Earlier this week, my human saw a post from our friend Ingrid King over at the Conscious Cat. Titled “Does Your Cat Reflect Your Personality,” it focused on a study that compared cat-human relationships (and cat wellbeing) to parent-child relationships. But what mainly interested Ingrid — and my human — was something that wasn’t even in the study: that there are studies that show a link between human stress and cat health.
It’s true, we cats are emotional sponges, and we react to whatever energy you give off. Think about how you feel when you take your cat to the vet. Chances are you are anxious, and worried. You’re afraid your cat is going to give you problems getting into the carrier. You’re concerned that the vet and staff will stress out your cat. What if they find something is horribly wrong with your cat? Well, your cat is absorbing all these negative feelings! So no wonder she doesn’t want to go in that carrier, and no wonder she panics at the vet clinic. If she already had a predilection towards being a nervous patient before you adopted her, her emotions are going to be amplified if you’re upset too.
Trips to the vet clinic are the most obvious examples of human emotions affecting cats, but it’s something that happens every day in dozens of small ways. The way you respond to feline misbehavior, litter box usage, habits such as scratching, and even fun activities like playtime not only define your relationship with your cat — they help shape your cat’s ever-developing personality. Humans and cats aren’t static. We are all constantly changing, either for the better… or not for the better.
So what can you do to both improve your relationship with your cat, and help your cat be happier, calmer and more well adjusted? Become an observer of human behavior — your own, that is. The more you are aware of how you act, react and respond to your cat, or even around your cat, the more you will understand what your cat is absorbing from you. And if you change some of that, chances are you will also change some of your cat’s behavior. Here are some suggestions.
1. Banish worry. Worry is one of the most useless human behaviors ever. Obsessing over something and creating worst-case scenarios in your mind only creates stress… and stresses out your cat. It doesn’t actually solve problems. Find solutions to problems that are bothering you, and let go. Recognize that solutions will either work or they won’t, and if they don’t, you will have to try something else. Worry is passive and negative for both you and your cat. Be proactive instead.
2. Take a few deep breaths before reacting to cat behavior that bothers you. If you instantly start raising your voice, getting mad, or being upset, you will confuse and scare your cat, who probably doesn’t understand what is going on. Instead, breathe! Pause to think about why your cat is behaving the way she is. What can be changed to create a different result? Again, be proactive, and in this case, don’t be reactive.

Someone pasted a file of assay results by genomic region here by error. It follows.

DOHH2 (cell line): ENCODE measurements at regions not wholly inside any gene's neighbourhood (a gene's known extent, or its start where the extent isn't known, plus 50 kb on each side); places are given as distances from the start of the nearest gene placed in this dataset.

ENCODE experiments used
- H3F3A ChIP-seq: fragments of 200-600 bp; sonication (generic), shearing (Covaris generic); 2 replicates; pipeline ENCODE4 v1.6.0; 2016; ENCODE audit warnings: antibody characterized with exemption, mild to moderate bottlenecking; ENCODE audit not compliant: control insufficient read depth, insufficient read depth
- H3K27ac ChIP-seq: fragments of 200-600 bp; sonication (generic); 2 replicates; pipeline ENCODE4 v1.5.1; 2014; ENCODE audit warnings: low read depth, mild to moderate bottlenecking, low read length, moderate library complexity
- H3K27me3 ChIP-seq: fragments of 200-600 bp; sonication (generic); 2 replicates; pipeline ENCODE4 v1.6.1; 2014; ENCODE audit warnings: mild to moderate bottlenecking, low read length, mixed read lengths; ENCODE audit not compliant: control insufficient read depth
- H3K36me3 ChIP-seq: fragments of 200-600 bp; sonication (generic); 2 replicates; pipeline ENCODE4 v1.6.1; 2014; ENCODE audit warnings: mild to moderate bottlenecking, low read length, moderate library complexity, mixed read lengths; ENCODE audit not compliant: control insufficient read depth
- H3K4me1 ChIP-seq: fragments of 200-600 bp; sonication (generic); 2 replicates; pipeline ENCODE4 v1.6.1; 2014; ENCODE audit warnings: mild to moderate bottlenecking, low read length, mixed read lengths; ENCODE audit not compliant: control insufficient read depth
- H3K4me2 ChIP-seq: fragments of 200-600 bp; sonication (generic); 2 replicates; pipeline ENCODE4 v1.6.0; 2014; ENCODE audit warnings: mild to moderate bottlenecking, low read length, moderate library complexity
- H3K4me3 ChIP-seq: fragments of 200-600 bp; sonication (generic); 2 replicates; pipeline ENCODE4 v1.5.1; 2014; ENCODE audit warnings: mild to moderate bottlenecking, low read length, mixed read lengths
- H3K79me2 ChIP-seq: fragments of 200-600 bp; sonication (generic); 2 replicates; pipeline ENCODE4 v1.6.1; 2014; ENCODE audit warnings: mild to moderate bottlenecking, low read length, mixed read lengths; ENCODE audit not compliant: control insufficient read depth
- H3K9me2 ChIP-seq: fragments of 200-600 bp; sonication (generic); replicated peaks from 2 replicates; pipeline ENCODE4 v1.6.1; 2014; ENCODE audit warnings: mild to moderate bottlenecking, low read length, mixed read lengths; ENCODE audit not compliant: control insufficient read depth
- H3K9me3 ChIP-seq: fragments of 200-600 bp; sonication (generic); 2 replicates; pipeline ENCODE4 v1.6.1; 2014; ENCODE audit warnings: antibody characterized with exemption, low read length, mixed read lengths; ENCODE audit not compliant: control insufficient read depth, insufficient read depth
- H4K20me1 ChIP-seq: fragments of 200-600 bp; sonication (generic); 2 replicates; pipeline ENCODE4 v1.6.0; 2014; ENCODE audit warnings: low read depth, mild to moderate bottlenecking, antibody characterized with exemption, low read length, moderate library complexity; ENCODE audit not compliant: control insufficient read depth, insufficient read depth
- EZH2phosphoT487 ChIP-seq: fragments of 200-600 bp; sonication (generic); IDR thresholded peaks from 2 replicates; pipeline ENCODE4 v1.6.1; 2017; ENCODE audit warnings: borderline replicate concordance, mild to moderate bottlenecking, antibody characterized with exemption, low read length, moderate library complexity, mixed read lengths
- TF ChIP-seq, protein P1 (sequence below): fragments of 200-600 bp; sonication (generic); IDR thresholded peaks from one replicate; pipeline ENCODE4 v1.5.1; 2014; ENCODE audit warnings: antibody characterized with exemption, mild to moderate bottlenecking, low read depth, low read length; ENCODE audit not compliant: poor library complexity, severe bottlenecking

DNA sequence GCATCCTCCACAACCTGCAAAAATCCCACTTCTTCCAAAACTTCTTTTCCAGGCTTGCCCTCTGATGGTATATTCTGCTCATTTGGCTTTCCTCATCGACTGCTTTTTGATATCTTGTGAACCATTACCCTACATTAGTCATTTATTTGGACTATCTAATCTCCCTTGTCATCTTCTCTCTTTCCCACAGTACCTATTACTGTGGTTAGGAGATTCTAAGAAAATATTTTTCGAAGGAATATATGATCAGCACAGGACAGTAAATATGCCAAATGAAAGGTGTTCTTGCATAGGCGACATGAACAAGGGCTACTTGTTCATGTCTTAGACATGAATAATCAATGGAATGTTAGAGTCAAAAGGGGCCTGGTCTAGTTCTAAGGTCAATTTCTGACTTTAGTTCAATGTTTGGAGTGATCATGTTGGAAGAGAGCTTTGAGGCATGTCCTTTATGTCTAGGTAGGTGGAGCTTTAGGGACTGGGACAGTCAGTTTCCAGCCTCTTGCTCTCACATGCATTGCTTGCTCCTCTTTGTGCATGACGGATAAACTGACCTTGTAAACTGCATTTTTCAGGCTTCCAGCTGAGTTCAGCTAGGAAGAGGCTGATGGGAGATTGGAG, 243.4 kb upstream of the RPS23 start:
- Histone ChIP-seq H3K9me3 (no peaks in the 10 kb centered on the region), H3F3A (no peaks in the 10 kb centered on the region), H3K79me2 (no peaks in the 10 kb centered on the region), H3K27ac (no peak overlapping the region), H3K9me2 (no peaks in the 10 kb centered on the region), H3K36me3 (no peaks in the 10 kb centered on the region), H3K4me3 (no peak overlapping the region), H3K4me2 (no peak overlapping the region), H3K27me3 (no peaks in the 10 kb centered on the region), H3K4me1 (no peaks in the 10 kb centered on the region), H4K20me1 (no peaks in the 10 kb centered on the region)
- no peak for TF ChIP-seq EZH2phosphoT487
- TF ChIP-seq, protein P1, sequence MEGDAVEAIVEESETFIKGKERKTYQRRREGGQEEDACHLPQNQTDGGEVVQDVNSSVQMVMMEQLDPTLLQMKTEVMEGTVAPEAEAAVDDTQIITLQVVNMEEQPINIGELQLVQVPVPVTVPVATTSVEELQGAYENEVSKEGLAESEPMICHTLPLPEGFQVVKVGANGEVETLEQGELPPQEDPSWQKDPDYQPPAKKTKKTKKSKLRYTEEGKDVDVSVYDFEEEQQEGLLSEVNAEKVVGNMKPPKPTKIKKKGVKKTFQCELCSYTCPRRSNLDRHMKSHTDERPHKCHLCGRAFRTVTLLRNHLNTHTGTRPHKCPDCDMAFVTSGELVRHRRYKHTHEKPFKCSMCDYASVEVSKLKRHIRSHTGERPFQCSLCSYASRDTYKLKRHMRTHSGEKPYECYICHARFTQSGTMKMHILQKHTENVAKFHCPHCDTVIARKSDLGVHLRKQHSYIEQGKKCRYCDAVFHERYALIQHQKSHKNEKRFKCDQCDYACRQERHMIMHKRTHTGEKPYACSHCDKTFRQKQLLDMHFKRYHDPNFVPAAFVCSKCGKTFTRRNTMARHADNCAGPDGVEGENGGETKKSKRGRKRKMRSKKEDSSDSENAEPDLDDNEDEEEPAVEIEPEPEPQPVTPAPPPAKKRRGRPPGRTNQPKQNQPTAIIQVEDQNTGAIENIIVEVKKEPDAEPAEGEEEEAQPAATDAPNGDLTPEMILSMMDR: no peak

3. Accept your cat for who she is, right now at this very moment. Even if there are things about her you want to change. Maybe you want her to be less nervous, stop misbehaving, or be more outgoing. Fine, but accept her behavior right now. If you are coming from a place of love, and not one of worry or anger, you’ll stop trying to force her to change, which will never work. Instead, look at yourself and the environment around your cat. Unless she has a physical or neurological problem affecting her behavior, it’s the things outside of your cat that need to be modified to encourage her to change.
4. Find your own sense of inner calm. Learn how to meditate. Focus on the small, beautiful things that give you a sense of peace. Listen to music that makes you happy, a lot. Learn how to carry this sense of wellbeing with you throughout the day. The more you can do this, the calmer your cat will be (and the people around you, too).
5. You may think this one is funny, but it’s actually quite practical: talk to your cat like she is a reasonable adult human being. Sure, a lot of people like to talk baby talk to their cats, and of course you can continue to do that. But every so often, sit down with your cat, and discuss how you want to help her be the best cat she can be. Ask what you can do to help her. Explain why some of her behavior is upsetting you. Do all this calmly and without getting emotional about it. Just matter of factly say all of it to your cat. Pet her while your saying it, if you want and she lets you. Doing this helps put things in perspective, and establishes a dialogue that is not fraught with emotion. You’ll feel better, and you cat will feel better not being faced with a whirlwind of feelings. Then you can go back to baby talk or whatever silly repartee you normally have with her.
Here’s a bonus tip that my human uses with me all the time: if something happens that is beyond your control, do something to distract your cat. If there is thunder outside, instead of worrying about it scaring your cat, give out her very favorite treats, or take her to your quietest room and play with her. Worrying about your cat being scared actually makes her more scared.
My human has actually gotten pretty good with this. Recently she was taking some photos of me, and one of the lights she had set up started to fall. She caught the light with one hand and tossed me a treat with the other! Even though I was startled at first, when I saw the treat — and that my human wasn’t freaking out — I totally forgot about the light. Once my human set it up better, we were able to continue our photo session without a hitch.
I hope some of this helps you and your cat have a better, more relaxed relationship!
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